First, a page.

Green Fairy at 20,000 Feet


So let me get this straight, TSA. Bringing a bottle of shampoo or a pair of nail clippers on the plane is a threat to national security, but letting passengers guzzle absinthe is A-OK? Priorities, people! (Meaning let’s allow both, not let’s ban absinthe.)

According to BoingBoing, Virgin America is going to start serving absinthe on its flights. I’m all in favor of improving the spirit selection on airplanes, but there’s some bad news here too: The absinthe they’re serving is Le Tourment Vert and it’s absolutely terrible. I don’t like to trash liquor brands on this blog, but absinthe is a new spirit in the US with a lot of buzz around it, so first impressions count for a lot. Le Tourment Vert is a slickly (and sometimes clumsily) marketed product with a sexy bottle and a high price tag; it’s also full of artificial coloring and tastes like mouthwash. People whose first taste of absinthe comes from Virgin America may be turned off of the spirit forever, missing out on some truly artisan spirits. If you’re flying Virgin, don’t waste your time.

Now if only some airline would feature Aviation Gin. That’s an obvious tie-in and a worthy product to feature.

Night with the Green Fairy


Twitter tools, pt. 2: Enemy of the good

When I first got into Twitter I entertained the idea of limiting myself to following just 100 people. This seemed like a feasible idea at the time, but now that I’m following 196 people I realize how ridiculous it was. I have no desire to cut the number of people I follow in half, but I’ve also reached the point where the volume of Twitter activity is getting a little unmanageable. Unfortunately I haven’t found any tools to make this better.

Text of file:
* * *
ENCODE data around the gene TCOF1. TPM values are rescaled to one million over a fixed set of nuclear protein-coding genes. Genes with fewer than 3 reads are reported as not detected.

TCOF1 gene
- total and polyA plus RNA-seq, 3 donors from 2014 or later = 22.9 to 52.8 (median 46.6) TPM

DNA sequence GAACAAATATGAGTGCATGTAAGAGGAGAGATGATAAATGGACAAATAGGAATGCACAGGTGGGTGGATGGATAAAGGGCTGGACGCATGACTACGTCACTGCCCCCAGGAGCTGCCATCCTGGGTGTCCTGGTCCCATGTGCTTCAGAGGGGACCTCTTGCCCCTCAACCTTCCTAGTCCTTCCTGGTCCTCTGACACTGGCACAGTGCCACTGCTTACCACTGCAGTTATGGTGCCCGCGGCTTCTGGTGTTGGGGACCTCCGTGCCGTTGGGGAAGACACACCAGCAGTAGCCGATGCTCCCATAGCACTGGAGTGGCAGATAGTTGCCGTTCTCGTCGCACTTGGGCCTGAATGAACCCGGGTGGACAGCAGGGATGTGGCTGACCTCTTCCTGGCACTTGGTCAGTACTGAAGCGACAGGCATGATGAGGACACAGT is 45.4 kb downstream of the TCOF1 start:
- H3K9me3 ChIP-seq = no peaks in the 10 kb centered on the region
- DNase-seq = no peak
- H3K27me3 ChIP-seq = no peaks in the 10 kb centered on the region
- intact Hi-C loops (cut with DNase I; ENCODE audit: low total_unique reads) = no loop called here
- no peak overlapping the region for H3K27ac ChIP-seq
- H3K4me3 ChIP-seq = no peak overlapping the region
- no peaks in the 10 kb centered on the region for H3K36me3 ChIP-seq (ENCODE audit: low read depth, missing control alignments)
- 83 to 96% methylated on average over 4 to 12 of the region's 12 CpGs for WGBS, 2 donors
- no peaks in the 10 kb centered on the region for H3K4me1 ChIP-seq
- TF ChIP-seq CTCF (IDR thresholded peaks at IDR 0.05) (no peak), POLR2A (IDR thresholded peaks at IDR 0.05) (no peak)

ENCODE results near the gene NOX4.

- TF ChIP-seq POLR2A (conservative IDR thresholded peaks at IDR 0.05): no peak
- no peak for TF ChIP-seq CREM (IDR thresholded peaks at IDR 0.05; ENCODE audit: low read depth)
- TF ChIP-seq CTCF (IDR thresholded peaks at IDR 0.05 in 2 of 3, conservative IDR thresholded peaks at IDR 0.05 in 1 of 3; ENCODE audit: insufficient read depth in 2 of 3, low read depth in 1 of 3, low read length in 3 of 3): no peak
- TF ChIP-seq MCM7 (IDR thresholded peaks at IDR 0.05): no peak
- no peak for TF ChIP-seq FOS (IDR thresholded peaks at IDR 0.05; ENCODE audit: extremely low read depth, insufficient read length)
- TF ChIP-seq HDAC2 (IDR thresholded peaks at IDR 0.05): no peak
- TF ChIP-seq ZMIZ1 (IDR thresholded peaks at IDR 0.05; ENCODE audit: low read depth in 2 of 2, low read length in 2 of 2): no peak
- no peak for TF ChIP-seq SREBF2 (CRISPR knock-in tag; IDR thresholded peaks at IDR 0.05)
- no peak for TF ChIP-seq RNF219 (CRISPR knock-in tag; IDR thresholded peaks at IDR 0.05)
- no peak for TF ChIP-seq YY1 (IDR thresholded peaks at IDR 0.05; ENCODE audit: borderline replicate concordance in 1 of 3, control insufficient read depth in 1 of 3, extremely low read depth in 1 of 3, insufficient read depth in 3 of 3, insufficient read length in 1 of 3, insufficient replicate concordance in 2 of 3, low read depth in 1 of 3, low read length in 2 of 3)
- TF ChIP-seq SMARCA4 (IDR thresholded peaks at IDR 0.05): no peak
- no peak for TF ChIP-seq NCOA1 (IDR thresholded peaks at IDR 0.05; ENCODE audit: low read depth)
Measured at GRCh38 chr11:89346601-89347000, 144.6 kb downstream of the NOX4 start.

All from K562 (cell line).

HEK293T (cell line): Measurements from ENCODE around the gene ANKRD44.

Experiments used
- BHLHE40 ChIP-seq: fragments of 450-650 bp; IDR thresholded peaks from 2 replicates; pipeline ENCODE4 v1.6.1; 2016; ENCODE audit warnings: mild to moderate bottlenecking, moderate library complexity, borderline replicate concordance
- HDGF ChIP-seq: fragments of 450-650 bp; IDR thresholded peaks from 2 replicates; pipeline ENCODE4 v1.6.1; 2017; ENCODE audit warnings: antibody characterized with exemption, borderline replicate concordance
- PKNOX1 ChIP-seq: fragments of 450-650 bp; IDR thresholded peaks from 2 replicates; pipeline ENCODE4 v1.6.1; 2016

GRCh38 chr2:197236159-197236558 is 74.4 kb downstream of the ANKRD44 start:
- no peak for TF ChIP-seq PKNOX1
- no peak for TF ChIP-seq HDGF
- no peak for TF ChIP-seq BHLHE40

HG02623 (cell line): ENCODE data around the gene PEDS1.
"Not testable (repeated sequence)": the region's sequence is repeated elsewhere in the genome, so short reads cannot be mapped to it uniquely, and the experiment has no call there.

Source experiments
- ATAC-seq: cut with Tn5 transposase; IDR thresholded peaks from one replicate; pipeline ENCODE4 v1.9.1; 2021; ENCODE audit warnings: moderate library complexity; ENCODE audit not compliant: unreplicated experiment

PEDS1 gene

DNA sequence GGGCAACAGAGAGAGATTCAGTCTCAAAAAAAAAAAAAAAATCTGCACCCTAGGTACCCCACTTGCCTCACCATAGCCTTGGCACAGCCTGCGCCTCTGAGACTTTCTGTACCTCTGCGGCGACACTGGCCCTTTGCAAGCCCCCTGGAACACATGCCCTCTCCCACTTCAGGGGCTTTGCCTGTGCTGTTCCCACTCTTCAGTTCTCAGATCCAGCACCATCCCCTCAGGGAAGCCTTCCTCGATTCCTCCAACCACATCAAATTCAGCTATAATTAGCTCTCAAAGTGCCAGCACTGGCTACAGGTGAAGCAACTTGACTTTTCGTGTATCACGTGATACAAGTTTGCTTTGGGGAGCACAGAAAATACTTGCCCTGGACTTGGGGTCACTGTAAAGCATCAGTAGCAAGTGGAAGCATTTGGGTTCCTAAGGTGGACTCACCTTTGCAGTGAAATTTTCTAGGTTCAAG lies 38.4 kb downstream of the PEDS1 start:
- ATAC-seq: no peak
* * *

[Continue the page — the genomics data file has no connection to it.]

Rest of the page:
Take the problem of Twitter/Facebook interaction. Twitter posts and Facebook status updates serve similar purposes but aren’t exactly the same; responses to Tweets take the form of another Tweet rather than a comment, so the output can be overwhelming for Facebook users if the two accounts are integrated so that all Tweets become Facebook updates. The perfect solution to this problem is to designate which Tweets get sent to Facebook. Selective Twitter Status is an app that only passes on Tweets that include a “#fb” hashtag. That solves the problem for Facebook, but takes up precious characters in Twitter and pollutes the service with a meaningless tag.

A better solution would be to filter out any @replies. As a general rule on Twitter, any post starting with @somebody is directed primarily to that person and not particularly useful for Facebook users. Filtering @replies is an imperfect solution; some @replies are valued on Facebook and some non-@replies are worthless. However, this simple filter would take care of most of the problem and would require no effort from users. I’m amazed that, to my knowledge, an app that does this doesn’t exist. It’s a case of the perfect being the enemy of the good.